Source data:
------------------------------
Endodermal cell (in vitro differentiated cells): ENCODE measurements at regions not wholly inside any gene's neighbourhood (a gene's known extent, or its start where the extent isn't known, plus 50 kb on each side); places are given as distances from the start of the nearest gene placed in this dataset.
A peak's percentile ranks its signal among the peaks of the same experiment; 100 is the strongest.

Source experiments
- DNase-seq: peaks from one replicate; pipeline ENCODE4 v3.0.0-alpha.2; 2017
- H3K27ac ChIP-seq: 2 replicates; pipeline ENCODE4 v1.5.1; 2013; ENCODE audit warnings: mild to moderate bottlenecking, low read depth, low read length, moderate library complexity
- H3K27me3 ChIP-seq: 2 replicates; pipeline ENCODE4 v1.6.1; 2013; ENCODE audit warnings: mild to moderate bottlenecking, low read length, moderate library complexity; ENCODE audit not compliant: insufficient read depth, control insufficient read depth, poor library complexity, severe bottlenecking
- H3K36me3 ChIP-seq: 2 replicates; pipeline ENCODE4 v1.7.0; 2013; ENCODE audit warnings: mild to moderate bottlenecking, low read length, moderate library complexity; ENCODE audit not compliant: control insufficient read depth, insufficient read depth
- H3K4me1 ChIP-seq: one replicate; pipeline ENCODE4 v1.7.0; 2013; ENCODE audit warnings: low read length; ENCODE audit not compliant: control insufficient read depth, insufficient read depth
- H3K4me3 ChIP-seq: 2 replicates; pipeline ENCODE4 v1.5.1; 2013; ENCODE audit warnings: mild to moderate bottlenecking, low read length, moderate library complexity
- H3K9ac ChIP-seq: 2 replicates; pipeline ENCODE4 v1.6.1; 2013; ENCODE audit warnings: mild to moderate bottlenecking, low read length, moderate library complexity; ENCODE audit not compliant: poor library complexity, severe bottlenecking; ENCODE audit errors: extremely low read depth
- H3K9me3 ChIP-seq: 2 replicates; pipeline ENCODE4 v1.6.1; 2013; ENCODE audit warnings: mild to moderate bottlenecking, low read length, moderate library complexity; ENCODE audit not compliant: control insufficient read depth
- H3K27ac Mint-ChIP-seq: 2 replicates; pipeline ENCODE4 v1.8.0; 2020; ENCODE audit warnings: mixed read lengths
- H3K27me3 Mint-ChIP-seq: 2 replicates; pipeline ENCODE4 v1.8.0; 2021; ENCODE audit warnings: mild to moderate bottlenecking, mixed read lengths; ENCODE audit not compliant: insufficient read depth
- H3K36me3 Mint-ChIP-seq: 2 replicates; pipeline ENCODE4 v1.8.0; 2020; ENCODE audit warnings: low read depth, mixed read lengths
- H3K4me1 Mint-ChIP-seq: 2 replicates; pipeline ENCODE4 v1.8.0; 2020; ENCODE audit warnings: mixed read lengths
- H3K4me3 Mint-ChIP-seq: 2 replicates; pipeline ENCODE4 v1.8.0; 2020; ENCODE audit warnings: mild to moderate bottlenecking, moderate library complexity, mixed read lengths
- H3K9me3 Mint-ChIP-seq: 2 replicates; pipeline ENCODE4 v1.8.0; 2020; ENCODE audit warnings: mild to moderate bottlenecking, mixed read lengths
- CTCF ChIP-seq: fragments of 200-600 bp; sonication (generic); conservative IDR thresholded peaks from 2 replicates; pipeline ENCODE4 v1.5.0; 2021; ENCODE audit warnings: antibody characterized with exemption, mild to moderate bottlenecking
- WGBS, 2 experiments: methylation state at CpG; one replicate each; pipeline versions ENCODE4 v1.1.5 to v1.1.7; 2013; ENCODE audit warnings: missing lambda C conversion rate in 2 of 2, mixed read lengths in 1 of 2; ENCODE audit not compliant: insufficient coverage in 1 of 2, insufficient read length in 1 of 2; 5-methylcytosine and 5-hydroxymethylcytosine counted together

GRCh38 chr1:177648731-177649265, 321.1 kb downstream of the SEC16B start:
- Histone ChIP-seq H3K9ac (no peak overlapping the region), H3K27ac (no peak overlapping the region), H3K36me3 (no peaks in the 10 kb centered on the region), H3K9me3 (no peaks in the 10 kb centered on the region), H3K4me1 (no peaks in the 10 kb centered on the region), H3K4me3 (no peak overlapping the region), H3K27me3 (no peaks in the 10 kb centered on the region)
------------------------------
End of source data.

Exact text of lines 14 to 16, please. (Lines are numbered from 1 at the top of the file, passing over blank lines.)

- H3K36me3 Mint-ChIP-seq: 2 replicates; pipeline ENCODE4 v1.8.0; 2020; ENCODE audit warnings: low read depth, mixed read lengths
- H3K4me1 Mint-ChIP-seq: 2 replicates; pipeline ENCODE4 v1.8.0; 2020; ENCODE audit warnings: mixed read lengths
- H3K4me3 Mint-ChIP-seq: 2 replicates; pipeline ENCODE4 v1.8.0; 2020; ENCODE audit warnings: mild to moderate bottlenecking, moderate library complexity, mixed read lengths